It was an Inaugural Address in January 1961 when John F. Kennedy urged Americans to ask not what their country could do for them but, rather, what they could do for their country.
It seemed like common sense to most Americans in those days. It wasn't about Medicare for all. It wasn't about universal basic income. It wasn't about government playing Santa Claus with the public treasury.
Kennedy was the second postwar president and had an idea about making America great again in a time of economic doldrums. He followed up that Inaugural Address days later with his first State of the Union in which he ominously stated: "I speak today in an hour of national peril and national opportunity. Before my term has ended, we shall have to test anew whether a nation organized and governed such as ours can endure. The outcome is by no means certain. The answers are by no means clear. All of us together – this administration, this Congress, this nation – must forge those answers."
Ultimately, what Kennedy did was get America's stagnant economy moving again by signing on to the biggest tax cut in the nation's history up until that moment – slashing the highest tax rate from an unbelievable 91 percent.
What followed was prosperity that wouldn't be seen again until Ronald Reagan followed the same formula in the 1980s.
Kennedy and Reagan – these were the gold standards of State of the Union addresses in the last 60 years.
And then came Donald Trump's in 2019.
What his Make America Great Again campaign had accomplished in his first two years in office defied the odds because of the opposition he faced, not only in the Democratic Party (one much different from the party of JFK), but from within his own. Opposition also came from within the permanent government establishment in Washington known as the Deep State, from within the media, the powerful new digital cartel that had emerged as the monopoly distribution source of news and information and most of the other critical national cultural institutions.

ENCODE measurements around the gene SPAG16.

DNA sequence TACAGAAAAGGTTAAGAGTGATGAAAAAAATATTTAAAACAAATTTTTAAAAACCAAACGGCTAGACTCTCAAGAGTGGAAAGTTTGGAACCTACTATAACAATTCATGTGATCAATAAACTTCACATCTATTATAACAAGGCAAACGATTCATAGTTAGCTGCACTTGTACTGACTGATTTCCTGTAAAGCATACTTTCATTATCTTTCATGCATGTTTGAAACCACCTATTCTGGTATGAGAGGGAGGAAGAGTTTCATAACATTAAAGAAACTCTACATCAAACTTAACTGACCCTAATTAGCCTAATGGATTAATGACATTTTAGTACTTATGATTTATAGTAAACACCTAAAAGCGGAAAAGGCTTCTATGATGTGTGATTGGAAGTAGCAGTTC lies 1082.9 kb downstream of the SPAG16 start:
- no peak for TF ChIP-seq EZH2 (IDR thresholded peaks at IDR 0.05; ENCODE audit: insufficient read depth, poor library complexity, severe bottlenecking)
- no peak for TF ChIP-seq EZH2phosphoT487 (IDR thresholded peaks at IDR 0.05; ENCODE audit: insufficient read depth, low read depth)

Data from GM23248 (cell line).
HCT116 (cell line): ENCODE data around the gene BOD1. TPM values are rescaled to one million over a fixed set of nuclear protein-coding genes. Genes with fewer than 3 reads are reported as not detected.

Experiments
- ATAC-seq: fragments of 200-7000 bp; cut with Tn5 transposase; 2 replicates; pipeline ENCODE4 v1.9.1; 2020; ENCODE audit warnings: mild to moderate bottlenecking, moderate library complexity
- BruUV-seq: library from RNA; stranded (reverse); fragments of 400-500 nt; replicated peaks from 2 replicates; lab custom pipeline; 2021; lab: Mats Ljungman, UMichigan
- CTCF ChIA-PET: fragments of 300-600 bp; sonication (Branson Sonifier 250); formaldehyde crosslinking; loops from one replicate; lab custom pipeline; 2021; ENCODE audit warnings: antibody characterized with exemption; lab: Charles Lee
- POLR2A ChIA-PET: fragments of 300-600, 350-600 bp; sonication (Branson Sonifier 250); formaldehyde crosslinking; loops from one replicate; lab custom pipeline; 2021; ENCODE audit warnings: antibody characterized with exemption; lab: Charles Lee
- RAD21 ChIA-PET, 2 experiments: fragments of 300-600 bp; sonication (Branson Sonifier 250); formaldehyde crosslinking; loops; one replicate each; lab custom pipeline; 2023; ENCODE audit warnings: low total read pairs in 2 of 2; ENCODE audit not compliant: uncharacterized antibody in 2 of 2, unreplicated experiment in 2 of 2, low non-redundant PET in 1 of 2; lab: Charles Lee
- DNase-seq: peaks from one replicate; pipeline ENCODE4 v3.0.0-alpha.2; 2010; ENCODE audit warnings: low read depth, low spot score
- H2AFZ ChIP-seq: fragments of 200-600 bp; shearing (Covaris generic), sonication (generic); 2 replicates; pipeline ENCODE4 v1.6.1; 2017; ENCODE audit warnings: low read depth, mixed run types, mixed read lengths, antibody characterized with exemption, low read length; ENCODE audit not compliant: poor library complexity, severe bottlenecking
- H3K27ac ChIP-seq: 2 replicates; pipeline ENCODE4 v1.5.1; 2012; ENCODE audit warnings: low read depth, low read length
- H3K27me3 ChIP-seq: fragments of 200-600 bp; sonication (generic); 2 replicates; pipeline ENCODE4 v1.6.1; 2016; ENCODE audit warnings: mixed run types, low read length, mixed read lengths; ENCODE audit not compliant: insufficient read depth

Then came his highly anticipated speech, delayed by Democratic House Speaker Nancy Pelosi, supposedly for "security reasons," following a government showdown in which Democrats refused to provide his administration with a requested $5.7 billion for border security.
As former House Speaker Newt Gingrich observed, "Every once in a while a speech is so effective and powerful it changes the trajectory of history. President Trump's 2019 State of the Union address was that kind of speech."
It was more than words read on a teleprompter.
It was a supreme performance – dignified, positive. It provided America with an alternative view of a potential future.
Let's just cut to the chase: It was the very best State of the Union in my lifetime – which is nearly 65 years. It may have been the best ever.
He explained that we don't have to become a socialist nation, setting ourselves up for economic failure and the end of liberty.
He explained that we don't have to become a nation that takes the lives of its inconvenient and innocent citizens on both ends of life's age spectrum.
He explained how we need to protect the lives and property of our own citizens by defending our borders and sovereignty.
It was a supreme lesson in what government's responsibility is to its people – as well as what its limits should be in a free society.
How was it received nationally?
With 76 percent approval and only 24 percent disapproval, according to a CBS poll.
In other words, he did what most Americans would have thought impossible in a time of ferocious division. He united the country.